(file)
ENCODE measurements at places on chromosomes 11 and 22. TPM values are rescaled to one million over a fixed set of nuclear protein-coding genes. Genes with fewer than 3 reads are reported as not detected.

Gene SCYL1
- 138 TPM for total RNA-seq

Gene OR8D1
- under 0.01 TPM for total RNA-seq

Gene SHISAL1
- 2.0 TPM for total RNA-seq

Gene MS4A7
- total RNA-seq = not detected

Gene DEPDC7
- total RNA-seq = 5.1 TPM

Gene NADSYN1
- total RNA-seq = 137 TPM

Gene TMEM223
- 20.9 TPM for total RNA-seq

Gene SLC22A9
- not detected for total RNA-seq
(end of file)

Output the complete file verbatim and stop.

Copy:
ENCODE measurements at places on chromosomes 11 and 22. TPM values are rescaled to one million over a fixed set of nuclear protein-coding genes. Genes with fewer than 3 reads are reported as not detected.

Gene SCYL1
- 138 TPM for total RNA-seq

Gene OR8D1
- under 0.01 TPM for total RNA-seq

Gene SHISAL1
- 2.0 TPM for total RNA-seq

Gene MS4A7
- total RNA-seq = not detected

Gene DEPDC7
- total RNA-seq = 5.1 TPM

Gene NADSYN1
- total RNA-seq = 137 TPM

Gene TMEM223
- 20.9 TPM for total RNA-seq

Gene SLC22A9
- not detected for total RNA-seq